1. What do you think is the “right” way to die?
  2. Would you like to be accompanied by a robot as you die? What about your mobile phone?
  3. People subcontract out many manual jobs – for example, there are domestic servants to do housework, nannies to look after babies, tutors to teach children. Have human beings become disconnected from each other that even death becomes a detached affair?

How This Town Produces No Trash

(Source: https://www.youtube.com/watch?v=eym10GGidQU)

Read: http://www.scmp.com/news/asia/east-asia/article/2072602/japans-zero-waste-town-so-good-recycling-it-attracting-foreign (Asian slant)

https://www.citylab.com/equity/2015/12/let-this-japanese-town-show-you-how-zero-waste-is-done/419706/ (American slant)

It may seem like an overkill, but the small Japanese town, with a population of just over 1,700, is on a mission to become the country’s first ‘zero-waste’ community by 2020. And, they’re almost there. According to the video, Kamikatsu already recycles about 80 percent of its trash, with the last 20 percent going into a landfill. That progress is 12 years in the making. In 2003, Kamikatsu declared its zero-waste ambition after the town gave up the practice of dumping trash into an open fire for fear of endangering both the environment and the population.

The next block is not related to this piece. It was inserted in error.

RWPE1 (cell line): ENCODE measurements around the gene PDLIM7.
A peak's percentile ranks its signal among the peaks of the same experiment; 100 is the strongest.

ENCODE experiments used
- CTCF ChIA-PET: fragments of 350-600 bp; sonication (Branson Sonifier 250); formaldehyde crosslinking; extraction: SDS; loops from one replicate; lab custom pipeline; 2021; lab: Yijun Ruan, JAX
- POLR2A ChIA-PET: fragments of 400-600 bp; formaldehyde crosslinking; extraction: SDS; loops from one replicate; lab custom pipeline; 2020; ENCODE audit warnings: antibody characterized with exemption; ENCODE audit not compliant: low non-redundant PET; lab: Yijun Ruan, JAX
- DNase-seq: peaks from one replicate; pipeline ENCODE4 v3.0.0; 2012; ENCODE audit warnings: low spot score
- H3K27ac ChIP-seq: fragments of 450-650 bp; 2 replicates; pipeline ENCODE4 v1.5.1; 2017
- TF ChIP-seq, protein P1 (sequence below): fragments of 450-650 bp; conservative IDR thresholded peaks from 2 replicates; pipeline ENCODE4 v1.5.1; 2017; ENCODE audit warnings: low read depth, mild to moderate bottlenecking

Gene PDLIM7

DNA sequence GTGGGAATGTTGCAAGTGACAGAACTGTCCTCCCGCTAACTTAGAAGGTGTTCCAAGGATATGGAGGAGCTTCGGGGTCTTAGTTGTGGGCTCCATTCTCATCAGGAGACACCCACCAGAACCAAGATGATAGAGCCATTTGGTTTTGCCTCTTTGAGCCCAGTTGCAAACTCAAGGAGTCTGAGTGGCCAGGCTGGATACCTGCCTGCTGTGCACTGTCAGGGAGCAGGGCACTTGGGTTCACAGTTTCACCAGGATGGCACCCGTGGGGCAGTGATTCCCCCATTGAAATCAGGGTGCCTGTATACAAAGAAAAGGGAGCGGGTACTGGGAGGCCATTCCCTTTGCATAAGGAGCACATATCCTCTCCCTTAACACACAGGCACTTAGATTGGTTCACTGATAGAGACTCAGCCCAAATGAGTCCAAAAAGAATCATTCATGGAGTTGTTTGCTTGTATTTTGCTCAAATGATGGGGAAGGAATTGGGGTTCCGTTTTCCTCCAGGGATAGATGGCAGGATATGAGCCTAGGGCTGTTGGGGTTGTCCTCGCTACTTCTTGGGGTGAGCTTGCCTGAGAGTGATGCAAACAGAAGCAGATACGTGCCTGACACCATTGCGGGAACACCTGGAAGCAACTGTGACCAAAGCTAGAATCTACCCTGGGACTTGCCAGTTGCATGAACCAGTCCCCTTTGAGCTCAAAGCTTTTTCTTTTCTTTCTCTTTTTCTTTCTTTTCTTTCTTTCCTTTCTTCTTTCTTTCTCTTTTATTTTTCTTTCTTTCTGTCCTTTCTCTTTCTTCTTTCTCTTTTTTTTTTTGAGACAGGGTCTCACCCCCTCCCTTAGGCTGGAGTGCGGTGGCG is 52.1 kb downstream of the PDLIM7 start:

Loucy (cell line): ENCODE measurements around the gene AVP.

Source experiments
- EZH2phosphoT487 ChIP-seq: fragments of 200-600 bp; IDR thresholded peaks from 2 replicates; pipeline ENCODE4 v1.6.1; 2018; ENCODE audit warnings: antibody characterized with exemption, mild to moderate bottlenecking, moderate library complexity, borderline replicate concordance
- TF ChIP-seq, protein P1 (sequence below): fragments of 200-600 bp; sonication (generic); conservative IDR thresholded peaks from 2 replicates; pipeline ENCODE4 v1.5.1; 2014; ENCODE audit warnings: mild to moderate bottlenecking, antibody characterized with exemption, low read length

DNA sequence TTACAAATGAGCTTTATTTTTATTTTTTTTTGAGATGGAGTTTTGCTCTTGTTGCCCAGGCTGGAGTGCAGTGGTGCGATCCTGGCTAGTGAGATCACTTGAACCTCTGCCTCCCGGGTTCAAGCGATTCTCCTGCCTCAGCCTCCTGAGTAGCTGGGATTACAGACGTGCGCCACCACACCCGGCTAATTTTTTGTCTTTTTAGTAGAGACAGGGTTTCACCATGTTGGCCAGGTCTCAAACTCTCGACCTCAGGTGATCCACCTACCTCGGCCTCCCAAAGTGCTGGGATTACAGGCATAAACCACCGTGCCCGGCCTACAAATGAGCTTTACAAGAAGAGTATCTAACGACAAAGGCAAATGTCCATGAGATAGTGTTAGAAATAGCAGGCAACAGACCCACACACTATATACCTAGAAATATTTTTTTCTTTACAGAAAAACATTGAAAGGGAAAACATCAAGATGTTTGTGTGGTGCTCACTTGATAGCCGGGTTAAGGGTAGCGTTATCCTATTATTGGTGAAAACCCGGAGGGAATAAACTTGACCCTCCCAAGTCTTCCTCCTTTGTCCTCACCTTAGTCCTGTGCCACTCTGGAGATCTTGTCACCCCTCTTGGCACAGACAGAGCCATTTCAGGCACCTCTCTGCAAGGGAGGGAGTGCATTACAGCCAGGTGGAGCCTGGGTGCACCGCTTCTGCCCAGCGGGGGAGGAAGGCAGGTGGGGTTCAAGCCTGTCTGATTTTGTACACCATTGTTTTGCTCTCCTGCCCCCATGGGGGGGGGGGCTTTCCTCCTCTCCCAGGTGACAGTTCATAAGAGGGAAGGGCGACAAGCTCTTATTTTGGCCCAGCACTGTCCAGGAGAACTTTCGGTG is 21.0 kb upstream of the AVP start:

There are no garbage trucks, so each resident has to wash, sort, and bring their trash to the recycling center—which residents admit took some time getting used to. A worker oversees the sorting process at the center, making sure trash goes into the right bins. Some used items are taken to businesses to be resold or repurposed into clothing, toys, and accessories.